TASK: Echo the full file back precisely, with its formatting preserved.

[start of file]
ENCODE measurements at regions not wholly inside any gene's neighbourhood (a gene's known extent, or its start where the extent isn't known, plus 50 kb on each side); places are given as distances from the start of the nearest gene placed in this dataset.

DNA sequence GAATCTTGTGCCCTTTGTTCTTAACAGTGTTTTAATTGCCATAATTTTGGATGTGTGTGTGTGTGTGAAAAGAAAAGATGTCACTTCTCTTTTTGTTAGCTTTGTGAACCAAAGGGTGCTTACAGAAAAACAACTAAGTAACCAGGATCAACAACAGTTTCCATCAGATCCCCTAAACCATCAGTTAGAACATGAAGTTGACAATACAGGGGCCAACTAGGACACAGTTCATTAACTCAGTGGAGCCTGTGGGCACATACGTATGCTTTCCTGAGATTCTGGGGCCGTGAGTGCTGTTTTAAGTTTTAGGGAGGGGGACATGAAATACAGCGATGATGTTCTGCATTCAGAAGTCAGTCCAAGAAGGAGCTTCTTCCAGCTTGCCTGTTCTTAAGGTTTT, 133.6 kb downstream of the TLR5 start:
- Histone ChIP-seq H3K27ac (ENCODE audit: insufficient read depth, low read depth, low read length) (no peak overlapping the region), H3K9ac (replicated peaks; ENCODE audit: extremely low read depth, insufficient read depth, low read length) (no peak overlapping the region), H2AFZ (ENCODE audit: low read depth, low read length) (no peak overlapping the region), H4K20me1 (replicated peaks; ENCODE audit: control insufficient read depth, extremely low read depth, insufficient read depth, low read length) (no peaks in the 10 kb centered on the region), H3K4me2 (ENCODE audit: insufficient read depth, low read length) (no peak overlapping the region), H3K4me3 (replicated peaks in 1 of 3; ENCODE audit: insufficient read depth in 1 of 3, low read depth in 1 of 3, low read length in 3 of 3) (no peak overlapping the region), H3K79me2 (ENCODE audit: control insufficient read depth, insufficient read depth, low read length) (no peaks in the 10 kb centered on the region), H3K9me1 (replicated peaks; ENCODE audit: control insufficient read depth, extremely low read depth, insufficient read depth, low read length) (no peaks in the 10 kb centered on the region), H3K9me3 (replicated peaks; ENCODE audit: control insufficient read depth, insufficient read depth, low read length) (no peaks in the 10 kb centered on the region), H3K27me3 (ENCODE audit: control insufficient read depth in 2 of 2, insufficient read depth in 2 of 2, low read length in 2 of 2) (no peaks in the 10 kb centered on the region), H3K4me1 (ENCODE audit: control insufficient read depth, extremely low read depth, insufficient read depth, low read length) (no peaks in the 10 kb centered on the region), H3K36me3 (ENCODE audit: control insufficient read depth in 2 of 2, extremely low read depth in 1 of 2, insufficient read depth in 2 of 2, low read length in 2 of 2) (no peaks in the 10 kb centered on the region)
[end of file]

ENCODE measurements at regions not wholly inside any gene's neighbourhood (a gene's known extent, or its start where the extent isn't known, plus 50 kb on each side); places are given as distances from the start of the nearest gene placed in this dataset.

DNA sequence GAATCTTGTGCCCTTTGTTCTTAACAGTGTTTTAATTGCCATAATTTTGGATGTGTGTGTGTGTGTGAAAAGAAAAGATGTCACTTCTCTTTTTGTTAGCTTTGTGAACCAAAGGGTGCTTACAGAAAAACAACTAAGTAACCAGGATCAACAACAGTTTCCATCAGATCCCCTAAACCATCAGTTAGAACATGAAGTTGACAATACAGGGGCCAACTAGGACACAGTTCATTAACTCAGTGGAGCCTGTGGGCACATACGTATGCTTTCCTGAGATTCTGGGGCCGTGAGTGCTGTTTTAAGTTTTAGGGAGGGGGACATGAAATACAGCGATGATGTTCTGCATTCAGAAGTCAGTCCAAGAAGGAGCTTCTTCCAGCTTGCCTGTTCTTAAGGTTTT, 133.6 kb downstream of the TLR5 start:
- Histone ChIP-seq H3K27ac (ENCODE audit: insufficient read depth, low read depth, low read length) (no peak overlapping the region), H3K9ac (replicated peaks; ENCODE audit: extremely low read depth, insufficient read depth, low read length) (no peak overlapping the region), H2AFZ (ENCODE audit: low read depth, low read length) (no peak overlapping the region), H4K20me1 (replicated peaks; ENCODE audit: control insufficient read depth, extremely low read depth, insufficient read depth, low read length) (no peaks in the 10 kb centered on the region), H3K4me2 (ENCODE audit: insufficient read depth, low read length) (no peak overlapping the region), H3K4me3 (replicated peaks in 1 of 3; ENCODE audit: insufficient read depth in 1 of 3, low read depth in 1 of 3, low read length in 3 of 3) (no peak overlapping the region), H3K79me2 (ENCODE audit: control insufficient read depth, insufficient read depth, low read length) (no peaks in the 10 kb centered on the region), H3K9me1 (replicated peaks; ENCODE audit: control insufficient read depth, extremely low read depth, insufficient read depth, low read length) (no peaks in the 10 kb centered on the region), H3K9me3 (replicated peaks; ENCODE audit: control insufficient read depth, insufficient read depth, low read length) (no peaks in the 10 kb centered on the region), H3K27me3 (ENCODE audit: control insufficient read depth in 2 of 2, insufficient read depth in 2 of 2, low read length in 2 of 2) (no peaks in the 10 kb centered on the region), H3K4me1 (ENCODE audit: control insufficient read depth, extremely low read depth, insufficient read depth, low read length) (no peaks in the 10 kb centered on the region), H3K36me3 (ENCODE audit: control insufficient read depth in 2 of 2, extremely low read depth in 1 of 2, insufficient read depth in 2 of 2, low read length in 2 of 2) (no peaks in the 10 kb centered on the region)